A twitter reader submitted the following chart from Autoevolution (link):
This is not a successful chart for the simple reason that readers want to look away from it. It's too busy. There is so much going on that one doesn't know where to look.
The underlying dataset is quite common in the marketing world. Through surveys, people are asked to rate some product along a number of dimensions (here, seven). Each dimension has a weight, and combined, the weighted sum becomes a composite ranking (shown here in gray).
Nothing in the chart stands out as particularly offensive even though the overall effect is repelling. Adding the overall rating on top of each column is not the best idea as it distorts the perception of the column heights. But with all these ingredients, the food comes out bland.
The key is editing. Find the stories you want to tell, and then deconstruct the chart to showcase them.
I start with a simple way to show the composite ranking, without any fuss:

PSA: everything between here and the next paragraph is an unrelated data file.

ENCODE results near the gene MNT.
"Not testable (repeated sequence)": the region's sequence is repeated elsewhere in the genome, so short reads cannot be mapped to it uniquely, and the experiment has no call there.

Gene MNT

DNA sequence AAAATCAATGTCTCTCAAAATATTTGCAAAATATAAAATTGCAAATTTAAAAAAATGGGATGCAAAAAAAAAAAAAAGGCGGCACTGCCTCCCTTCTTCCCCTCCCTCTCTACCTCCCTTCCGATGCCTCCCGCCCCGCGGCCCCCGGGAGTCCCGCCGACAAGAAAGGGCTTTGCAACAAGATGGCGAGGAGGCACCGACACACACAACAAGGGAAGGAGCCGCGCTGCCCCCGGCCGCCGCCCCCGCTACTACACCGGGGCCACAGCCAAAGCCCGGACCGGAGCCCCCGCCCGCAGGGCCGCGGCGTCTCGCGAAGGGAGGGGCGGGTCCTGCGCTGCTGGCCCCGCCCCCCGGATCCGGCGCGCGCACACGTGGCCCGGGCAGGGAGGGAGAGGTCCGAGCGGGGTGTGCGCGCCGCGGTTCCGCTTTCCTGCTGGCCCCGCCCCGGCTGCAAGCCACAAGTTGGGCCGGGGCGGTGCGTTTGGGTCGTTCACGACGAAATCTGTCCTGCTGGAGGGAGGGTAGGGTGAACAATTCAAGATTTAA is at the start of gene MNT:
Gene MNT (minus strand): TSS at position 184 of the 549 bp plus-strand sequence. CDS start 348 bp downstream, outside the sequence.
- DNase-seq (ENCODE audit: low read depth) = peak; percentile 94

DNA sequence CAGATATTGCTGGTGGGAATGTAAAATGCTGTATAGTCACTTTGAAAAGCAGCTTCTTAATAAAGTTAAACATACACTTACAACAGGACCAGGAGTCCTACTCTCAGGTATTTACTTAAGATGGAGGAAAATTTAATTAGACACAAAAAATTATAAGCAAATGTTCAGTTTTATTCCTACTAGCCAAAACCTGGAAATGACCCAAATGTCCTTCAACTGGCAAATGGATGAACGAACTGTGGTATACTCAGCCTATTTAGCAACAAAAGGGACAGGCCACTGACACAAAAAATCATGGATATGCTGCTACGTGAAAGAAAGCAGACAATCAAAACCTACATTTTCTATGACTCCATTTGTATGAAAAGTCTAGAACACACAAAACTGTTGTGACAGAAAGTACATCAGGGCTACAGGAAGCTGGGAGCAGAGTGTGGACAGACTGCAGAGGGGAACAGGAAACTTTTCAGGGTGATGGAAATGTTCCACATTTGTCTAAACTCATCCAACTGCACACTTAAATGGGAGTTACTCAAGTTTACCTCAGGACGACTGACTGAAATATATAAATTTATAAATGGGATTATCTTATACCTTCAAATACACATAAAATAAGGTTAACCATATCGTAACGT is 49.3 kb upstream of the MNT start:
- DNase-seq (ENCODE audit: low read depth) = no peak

[Since these are mockups, I have copied all of the data, just the top 11 items.]
Then, I want to know if individual products have particular strengths or weaknesses along specific dimensions. In a ranking like this, one should expect that some component ratings correlate highly with the overall rating while other components deviate from the overall average.
An example of correlated ratings is the Customers dimension.
The general pattern of the red dots clings closely to that of the gray bars. The gray bars are the overall composite ratings (re-scaled to the rating range for the Customers dimension). This dimension does not tell us more than what we know from the composite rating.
By contrast, the Developers Ecosystem dimension provides additional information.
Esri, AzureMaps and Mapbox performed much better on this dimension than on the average dimension.
The following construction puts everything together in one package: